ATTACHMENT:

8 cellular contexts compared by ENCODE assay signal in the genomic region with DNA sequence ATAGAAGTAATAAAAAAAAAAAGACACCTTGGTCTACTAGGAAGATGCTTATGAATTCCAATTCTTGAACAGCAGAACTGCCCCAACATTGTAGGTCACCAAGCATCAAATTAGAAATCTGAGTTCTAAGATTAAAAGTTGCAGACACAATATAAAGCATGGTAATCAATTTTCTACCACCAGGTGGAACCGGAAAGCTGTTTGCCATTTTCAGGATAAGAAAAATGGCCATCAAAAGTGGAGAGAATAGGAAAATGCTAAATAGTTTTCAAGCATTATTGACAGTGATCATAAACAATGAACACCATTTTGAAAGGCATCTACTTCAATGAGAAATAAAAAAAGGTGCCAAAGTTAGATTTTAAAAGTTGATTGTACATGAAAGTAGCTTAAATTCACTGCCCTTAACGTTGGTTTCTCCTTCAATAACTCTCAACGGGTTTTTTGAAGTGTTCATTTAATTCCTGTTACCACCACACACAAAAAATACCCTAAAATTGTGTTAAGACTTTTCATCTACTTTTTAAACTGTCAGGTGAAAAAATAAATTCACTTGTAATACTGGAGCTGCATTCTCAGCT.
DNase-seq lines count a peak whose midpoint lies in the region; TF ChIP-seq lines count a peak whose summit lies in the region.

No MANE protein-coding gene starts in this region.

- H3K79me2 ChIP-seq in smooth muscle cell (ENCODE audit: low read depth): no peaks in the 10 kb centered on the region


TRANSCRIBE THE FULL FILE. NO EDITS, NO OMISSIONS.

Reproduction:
8 cellular contexts compared by ENCODE assay signal in the genomic region with DNA sequence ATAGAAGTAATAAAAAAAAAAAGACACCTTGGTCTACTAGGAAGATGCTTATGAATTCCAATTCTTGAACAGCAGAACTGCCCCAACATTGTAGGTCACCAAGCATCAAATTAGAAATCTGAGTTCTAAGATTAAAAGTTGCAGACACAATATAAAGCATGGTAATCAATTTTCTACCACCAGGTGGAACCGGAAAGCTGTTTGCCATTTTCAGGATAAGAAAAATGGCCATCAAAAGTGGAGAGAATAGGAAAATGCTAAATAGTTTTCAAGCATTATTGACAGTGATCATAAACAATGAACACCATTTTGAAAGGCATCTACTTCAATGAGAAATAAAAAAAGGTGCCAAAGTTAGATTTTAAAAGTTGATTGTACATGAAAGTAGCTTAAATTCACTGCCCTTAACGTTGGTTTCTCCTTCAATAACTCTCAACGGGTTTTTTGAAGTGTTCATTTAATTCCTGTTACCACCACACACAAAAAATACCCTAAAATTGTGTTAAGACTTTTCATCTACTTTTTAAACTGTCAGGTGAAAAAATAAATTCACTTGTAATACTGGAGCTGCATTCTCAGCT.
DNase-seq lines count a peak whose midpoint lies in the region; TF ChIP-seq lines count a peak whose summit lies in the region.

No MANE protein-coding gene starts in this region.

- H3K79me2 ChIP-seq in smooth muscle cell (ENCODE audit: low read depth): no peaks in the 10 kb centered on the region